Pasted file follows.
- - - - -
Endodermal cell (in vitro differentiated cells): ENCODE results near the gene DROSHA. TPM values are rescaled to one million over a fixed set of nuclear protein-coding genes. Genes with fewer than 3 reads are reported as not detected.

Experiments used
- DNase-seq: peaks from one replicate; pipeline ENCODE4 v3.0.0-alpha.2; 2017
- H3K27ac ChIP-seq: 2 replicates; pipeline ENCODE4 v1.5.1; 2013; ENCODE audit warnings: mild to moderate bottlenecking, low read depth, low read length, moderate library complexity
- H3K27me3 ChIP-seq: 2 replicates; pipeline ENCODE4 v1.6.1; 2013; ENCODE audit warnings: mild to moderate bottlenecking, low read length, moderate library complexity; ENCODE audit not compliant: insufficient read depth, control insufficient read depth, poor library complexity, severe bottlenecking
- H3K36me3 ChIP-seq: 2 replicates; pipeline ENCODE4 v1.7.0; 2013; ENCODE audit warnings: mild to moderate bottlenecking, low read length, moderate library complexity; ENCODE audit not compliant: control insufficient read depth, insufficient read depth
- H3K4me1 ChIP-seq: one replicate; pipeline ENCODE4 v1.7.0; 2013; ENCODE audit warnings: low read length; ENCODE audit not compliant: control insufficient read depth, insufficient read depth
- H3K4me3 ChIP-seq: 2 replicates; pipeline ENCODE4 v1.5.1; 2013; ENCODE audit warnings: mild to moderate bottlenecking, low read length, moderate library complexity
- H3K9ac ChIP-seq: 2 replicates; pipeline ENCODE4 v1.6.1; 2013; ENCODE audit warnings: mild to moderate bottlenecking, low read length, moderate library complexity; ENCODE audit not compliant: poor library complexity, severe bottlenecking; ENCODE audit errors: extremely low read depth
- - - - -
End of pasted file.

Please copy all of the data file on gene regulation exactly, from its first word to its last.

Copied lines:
Endodermal cell (in vitro differentiated cells): ENCODE results near the gene DROSHA. TPM values are rescaled to one million over a fixed set of nuclear protein-coding genes. Genes with fewer than 3 reads are reported as not detected.

Experiments used
- DNase-seq: peaks from one replicate; pipeline ENCODE4 v3.0.0-alpha.2; 2017
- H3K27ac ChIP-seq: 2 replicates; pipeline ENCODE4 v1.5.1; 2013; ENCODE audit warnings: mild to moderate bottlenecking, low read depth, low read length, moderate library complexity
- H3K27me3 ChIP-seq: 2 replicates; pipeline ENCODE4 v1.6.1; 2013; ENCODE audit warnings: mild to moderate bottlenecking, low read length, moderate library complexity; ENCODE audit not compliant: insufficient read depth, control insufficient read depth, poor library complexity, severe bottlenecking
- H3K36me3 ChIP-seq: 2 replicates; pipeline ENCODE4 v1.7.0; 2013; ENCODE audit warnings: mild to moderate bottlenecking, low read length, moderate library complexity; ENCODE audit not compliant: control insufficient read depth, insufficient read depth
- H3K4me1 ChIP-seq: one replicate; pipeline ENCODE4 v1.7.0; 2013; ENCODE audit warnings: low read length; ENCODE audit not compliant: control insufficient read depth, insufficient read depth
- H3K4me3 ChIP-seq: 2 replicates; pipeline ENCODE4 v1.5.1; 2013; ENCODE audit warnings: mild to moderate bottlenecking, low read length, moderate library complexity
- H3K9ac ChIP-seq: 2 replicates; pipeline ENCODE4 v1.6.1; 2013; ENCODE audit warnings: mild to moderate bottlenecking, low read length, moderate library complexity; ENCODE audit not compliant: poor library complexity, severe bottlenecking; ENCODE audit errors: extremely low read depth